An important concern in the studies of electrochemotherapy and electrogenetherapy in living tissue is the effect of electroporation on blood flow. Martin et al., have found that when reversible electroporation is used for introducing genes into cells on the blood vessel wall the blood vessels remain intact and their response to stimuli where indistinguishable from those of control vessels (Martin, J. B., Young, J. L., Benoit, J. N., Dean, D. A., Gene transfer to intact Mesenteric arteries by electroporation, Journal of vascular research, 2000, Vol 37:372-380). Ivanusa et al have found using MRI that with certain electroporation pulses, which appear to be in the irreversible electroporation range, that the electroporation transiently but significantly reduced tumor blood flow (Ivanusa, T, Berays, K., Cemazar, M., Jevtic, V, Demsar, F., Sersa, G. MRI macromolecular contrast agents as indicators of changed tumor blood flow, Radiol. Oncol. 2001; 35(2): 139-47). These findings are very different from those described here.

Sersa et al performed studies whose goal was to determine the effect of electrochemotherapy, reversible electroporation with bleomycin or cisplatin, on tumor blood flow (Sersa, G., Sentjurc, M., Ivanusa, T, Berays, K., Kotnik, V, Coer, A., Swartz, H. M., Cemazar, M. Reduced blood flow and axygenation in SA-1 tumours after electrochemotherapy with cisplatin, Br. J. Cancer, 2002: 87(9):1047-54) (Sersa, G., Cemazar, M., Miklavcic, D. Tumor blood flow modifying effects of electrochemotherapy: a potential targeted mechanism radiol. Oncol 2003: 37(1): 43-8). In the first of the papers they report reduced blood flow that persisted for several days when using reversible electroporation with cisplatin. In the second paper they report complete shut down of blood flow after 24 hours when using reversible electroporation with bleomycin and 50% reduction in blood flow when using reversible electroporation with cisplatin.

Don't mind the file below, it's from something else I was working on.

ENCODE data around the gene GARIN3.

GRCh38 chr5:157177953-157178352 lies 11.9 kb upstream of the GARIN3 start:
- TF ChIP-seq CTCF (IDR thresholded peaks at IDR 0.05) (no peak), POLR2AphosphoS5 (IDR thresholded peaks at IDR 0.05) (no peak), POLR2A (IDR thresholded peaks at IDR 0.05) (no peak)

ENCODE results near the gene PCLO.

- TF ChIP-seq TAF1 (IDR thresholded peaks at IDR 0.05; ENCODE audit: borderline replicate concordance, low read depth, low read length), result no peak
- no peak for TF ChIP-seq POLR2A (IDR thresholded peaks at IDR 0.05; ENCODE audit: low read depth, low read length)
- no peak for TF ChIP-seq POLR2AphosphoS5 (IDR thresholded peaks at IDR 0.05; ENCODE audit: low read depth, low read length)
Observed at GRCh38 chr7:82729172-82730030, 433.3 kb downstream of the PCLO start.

SUMMARY OF THE INVENTION

A plurality of electrodes which may comprise a first electrode and a second electrode are applied to tissue which tissue is targeted for destruction. The targeted tissue may include cancer cells. The electrodes are used to send electrical current through the tissue in a manner which achieves irreversible electroporation of targeted cells while avoiding irreversible electroporation of non-targeted cells. Parameters which include voltage, wattage, duration of pulses sent through the tissue are controlled and may be monitored to confirm that they are in specific ranges which avoid thermal damage to surrounding cells. Other parameters such as electrode size, shape and position may be adjusted to avoid damage including thermal damage to non-targeted cells while keeping the temperature at 100° C. or less, or 50° C. or less for a period of time that avoids thermal damage. The methodology may use multiple pulses or multiple groups of pulses in order to obtain a desired result which is the irreversible electroporation of targeted cells without the destruction of non-targeted cells such as nerve cells and with no thermal damage to any cells. Specifically, the parameters which include the voltage, wattage, duration and number of electrical pulses are also controlled in a manner so as to maintain the temperature of the tissue below a level which would destroy cells it being understood that time and temperature are related such that higher temperatures can be maintained over shorter time periods without thermal damage.